ECB Vice President Luis de Guindos, ECB President Christine Lagarde, and Director General of Communications Christine Graeff. Photo by Dirk Claus/European Central Bank
Euro exchange rates came under pressure following commentary by ECB President Christine Lagarde that prompted traders to ramp up bets for an interest rate cut as early as April.
When this article was first published, we commented on the stability of the Euro in the wake of the European Central Bank's interest rate decision and accompanying statement, noting that the copy-and-paste guidance sent a clear message that the central bank was not wavering towards an early interest rate cut.
It was only after ECB President Lagarde spoke to the press that the Euro's resilience unravelled as investors became emboldened to raise bets for an interest rate cut to fall before June.
Following Lagarde's press conference, investors raised the odds of the first rate cut falling in April to 90%, with 141 basis points of easing seen across the whole year, up from 130 basis points before.
Lagarde said risks to economic growth are to the downside, underlying inflation remains on a downward trend, and wage growth is declining
“Although President Lagarde ‘stands by’ her previous comments which suggested that summer cuts are likely, the rest of her narrative appears to be supportive of earlier rate cuts,” says Seema Shah, chief global strategist at Principal Asset Management.
"The ECB is clearly data dependent, but the data they focus on are pointing to a rate cut within the next few months, potentially April. Summer might come early this year," adds Shah.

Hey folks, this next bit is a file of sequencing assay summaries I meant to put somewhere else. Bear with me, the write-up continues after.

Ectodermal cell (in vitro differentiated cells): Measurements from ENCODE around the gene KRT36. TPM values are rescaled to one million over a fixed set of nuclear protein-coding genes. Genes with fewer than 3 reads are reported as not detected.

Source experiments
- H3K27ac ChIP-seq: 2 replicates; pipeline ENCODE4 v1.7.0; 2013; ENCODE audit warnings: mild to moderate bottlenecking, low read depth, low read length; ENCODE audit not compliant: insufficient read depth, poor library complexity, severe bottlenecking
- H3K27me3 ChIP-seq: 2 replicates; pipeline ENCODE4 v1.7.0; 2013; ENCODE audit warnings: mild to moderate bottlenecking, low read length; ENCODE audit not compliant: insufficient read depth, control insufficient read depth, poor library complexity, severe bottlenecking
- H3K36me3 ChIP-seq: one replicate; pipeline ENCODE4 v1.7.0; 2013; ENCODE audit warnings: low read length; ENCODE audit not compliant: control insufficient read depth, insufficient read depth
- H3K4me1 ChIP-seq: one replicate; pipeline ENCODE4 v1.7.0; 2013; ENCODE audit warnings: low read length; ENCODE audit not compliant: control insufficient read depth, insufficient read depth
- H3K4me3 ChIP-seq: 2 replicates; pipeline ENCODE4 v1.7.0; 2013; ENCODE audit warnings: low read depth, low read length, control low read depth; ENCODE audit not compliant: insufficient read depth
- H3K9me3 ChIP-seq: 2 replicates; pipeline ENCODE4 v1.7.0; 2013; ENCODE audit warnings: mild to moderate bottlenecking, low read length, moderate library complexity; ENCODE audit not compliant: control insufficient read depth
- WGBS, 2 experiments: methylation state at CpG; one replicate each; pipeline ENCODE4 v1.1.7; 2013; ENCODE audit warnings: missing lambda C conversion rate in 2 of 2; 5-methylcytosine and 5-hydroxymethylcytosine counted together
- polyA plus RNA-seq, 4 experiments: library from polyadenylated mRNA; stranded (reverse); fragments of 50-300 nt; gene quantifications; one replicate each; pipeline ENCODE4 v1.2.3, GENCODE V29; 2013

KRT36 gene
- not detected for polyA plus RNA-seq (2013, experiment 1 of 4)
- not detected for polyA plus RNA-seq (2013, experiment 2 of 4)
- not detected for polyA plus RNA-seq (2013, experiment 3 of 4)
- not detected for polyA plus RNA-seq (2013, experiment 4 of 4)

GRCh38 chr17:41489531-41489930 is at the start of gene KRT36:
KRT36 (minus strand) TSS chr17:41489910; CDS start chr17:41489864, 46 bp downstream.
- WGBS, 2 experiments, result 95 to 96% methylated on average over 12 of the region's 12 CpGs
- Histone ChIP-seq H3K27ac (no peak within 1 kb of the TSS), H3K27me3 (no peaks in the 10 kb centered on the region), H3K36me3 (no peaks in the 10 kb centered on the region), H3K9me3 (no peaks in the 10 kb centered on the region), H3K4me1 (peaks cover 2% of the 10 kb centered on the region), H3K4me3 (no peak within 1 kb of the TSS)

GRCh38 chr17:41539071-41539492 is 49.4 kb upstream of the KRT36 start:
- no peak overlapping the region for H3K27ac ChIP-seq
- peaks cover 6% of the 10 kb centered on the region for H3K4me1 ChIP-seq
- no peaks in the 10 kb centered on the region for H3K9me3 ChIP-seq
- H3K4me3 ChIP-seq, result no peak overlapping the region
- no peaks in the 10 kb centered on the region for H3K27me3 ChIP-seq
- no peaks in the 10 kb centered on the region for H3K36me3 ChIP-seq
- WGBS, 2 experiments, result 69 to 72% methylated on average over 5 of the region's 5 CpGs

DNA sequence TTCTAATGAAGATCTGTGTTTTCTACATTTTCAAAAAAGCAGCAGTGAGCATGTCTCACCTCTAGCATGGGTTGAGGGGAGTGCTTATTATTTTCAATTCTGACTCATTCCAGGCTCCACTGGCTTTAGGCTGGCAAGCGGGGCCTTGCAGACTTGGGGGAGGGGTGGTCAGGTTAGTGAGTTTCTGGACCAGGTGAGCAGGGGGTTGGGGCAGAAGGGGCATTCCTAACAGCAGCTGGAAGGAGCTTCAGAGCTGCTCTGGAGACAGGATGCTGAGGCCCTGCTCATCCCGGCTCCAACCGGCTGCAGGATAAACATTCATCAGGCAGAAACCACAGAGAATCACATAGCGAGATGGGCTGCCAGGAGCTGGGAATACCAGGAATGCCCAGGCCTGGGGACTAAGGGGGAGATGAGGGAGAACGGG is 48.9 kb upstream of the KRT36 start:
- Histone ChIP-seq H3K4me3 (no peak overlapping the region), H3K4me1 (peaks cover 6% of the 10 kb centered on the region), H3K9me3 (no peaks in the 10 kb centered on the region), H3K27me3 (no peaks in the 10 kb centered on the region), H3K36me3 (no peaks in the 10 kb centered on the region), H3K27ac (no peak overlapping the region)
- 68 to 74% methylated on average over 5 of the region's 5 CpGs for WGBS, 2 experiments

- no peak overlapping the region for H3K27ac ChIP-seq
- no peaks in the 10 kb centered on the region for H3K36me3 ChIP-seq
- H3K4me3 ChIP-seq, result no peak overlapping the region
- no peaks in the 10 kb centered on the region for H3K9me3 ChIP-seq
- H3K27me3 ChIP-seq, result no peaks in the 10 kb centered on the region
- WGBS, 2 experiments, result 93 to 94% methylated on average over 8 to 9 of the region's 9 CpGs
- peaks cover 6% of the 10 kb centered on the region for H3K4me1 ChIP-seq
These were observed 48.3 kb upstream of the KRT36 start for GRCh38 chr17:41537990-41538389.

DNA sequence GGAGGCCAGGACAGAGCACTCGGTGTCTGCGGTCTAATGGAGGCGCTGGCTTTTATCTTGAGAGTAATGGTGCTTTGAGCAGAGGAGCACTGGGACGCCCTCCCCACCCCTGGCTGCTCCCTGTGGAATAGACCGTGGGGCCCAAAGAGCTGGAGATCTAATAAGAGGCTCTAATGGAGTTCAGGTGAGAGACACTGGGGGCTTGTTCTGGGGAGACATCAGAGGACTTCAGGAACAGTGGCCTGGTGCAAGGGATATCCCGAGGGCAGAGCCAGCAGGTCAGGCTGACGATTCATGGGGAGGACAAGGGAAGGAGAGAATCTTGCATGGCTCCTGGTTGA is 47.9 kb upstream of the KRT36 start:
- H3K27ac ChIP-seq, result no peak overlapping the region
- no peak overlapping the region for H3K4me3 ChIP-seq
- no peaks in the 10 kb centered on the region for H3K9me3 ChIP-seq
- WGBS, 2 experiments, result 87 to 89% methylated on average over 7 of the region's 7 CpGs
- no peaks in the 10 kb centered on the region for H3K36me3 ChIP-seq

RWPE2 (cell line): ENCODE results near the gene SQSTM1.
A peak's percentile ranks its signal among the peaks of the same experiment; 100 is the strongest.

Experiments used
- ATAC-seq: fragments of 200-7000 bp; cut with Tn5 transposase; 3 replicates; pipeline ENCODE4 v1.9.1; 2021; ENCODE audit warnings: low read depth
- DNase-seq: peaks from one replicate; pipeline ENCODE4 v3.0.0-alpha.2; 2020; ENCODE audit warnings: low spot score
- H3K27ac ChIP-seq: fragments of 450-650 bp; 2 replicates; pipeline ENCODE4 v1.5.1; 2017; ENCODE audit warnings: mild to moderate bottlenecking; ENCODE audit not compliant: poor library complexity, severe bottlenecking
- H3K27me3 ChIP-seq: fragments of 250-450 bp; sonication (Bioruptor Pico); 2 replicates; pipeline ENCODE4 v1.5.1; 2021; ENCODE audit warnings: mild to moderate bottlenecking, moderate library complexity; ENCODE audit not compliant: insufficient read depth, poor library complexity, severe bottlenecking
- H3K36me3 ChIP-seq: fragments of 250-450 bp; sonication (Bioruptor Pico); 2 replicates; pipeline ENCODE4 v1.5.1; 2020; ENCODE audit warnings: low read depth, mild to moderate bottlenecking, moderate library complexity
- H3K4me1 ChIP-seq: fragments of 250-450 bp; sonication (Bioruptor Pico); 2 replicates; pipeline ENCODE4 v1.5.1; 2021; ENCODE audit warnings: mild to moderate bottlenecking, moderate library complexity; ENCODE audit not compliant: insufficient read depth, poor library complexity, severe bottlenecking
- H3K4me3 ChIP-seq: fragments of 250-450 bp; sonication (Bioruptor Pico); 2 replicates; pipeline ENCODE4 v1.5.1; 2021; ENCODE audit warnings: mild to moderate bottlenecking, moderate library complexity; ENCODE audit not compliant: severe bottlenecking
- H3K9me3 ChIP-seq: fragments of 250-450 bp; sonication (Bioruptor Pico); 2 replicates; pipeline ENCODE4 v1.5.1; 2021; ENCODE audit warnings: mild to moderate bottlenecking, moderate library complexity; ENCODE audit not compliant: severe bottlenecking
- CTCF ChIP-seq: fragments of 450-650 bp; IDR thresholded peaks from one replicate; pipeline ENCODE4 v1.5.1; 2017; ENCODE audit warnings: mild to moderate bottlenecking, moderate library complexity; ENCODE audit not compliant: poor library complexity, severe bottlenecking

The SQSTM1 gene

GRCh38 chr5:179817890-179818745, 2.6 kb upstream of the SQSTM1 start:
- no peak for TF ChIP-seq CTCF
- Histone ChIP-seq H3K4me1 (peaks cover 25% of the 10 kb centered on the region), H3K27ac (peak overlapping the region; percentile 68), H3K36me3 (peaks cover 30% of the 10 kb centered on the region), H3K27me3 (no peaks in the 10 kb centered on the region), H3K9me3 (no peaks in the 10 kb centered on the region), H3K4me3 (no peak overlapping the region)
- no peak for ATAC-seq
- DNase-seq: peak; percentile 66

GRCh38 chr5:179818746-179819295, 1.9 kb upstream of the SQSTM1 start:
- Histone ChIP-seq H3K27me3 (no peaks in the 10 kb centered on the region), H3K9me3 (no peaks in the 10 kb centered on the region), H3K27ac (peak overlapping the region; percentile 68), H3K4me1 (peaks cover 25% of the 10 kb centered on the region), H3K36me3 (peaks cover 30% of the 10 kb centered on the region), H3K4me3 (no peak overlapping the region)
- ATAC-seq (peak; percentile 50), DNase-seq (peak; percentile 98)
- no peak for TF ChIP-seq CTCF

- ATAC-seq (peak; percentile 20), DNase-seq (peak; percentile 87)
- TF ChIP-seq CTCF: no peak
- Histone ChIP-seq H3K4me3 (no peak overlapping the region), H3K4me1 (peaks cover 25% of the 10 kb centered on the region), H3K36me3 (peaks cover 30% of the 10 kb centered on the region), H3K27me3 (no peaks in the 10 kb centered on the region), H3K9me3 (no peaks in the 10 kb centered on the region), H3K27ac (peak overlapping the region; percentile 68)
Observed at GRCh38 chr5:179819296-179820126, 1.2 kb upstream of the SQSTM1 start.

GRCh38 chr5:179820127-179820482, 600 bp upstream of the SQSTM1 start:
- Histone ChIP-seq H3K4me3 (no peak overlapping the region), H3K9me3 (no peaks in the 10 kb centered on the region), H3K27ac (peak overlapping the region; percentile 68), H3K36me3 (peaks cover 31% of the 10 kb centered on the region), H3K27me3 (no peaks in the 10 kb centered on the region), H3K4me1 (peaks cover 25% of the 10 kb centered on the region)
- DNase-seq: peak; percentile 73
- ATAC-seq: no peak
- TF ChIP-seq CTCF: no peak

The Euro to Dollar exchange rate fell half a per cent to 1.0833 in the hours following her comments, and the Euro to Pound Sterling rate broke below 0.85 to 0.8526 (Pound to Euro = 1.1730).
Lagarde told delegates in Davos last week that it would only be in the summer when the central bank considers cutting rates.
Keeping interest rates unchanged was always expected of the ECB, and it would always be in the statement that offered excitement. On this count, there was much disappointment as the ECB did a copy-and-paste job of December's statement that reinforced Lagarde's message from Davos.
The thrust of January's low-key statement was that she meant it, or at least this was the case until she spoke.
"EUR/USD has ticked lower on the statement by ECB President Lagarde following today’s policy meeting. This reaction appears to be centred around the fact that there was no explicit push back against current market pricing in her prepared remarks," says Jane Foley, Senior FX Strategist at Rabobank.
Nevertheless, the ECB continues to argue it wants to see how incoming pay settlements land before moving on interest rates and Lagarde maintains it is too soon to talk about cuts. Therefore, it may yet be a few months before it pivots and signals the time to cut interest rates is approaching.
"As long as actual inflation remains closer to 3% than 2%, the ECB will not look into possible rate cuts," says Carsten Brzeski, Global Head of Macro at ING Bank.
The January policy update was always likely to be a place-holder event, with March seeing the release of new economic projections from the central bank.
"It would require a severe recession or a sharp drop in longer-term inflation forecasts clearly below 2% to see a rate cut in the coming months. We continue seeing a first rate cut not before the summer," says Brzeski.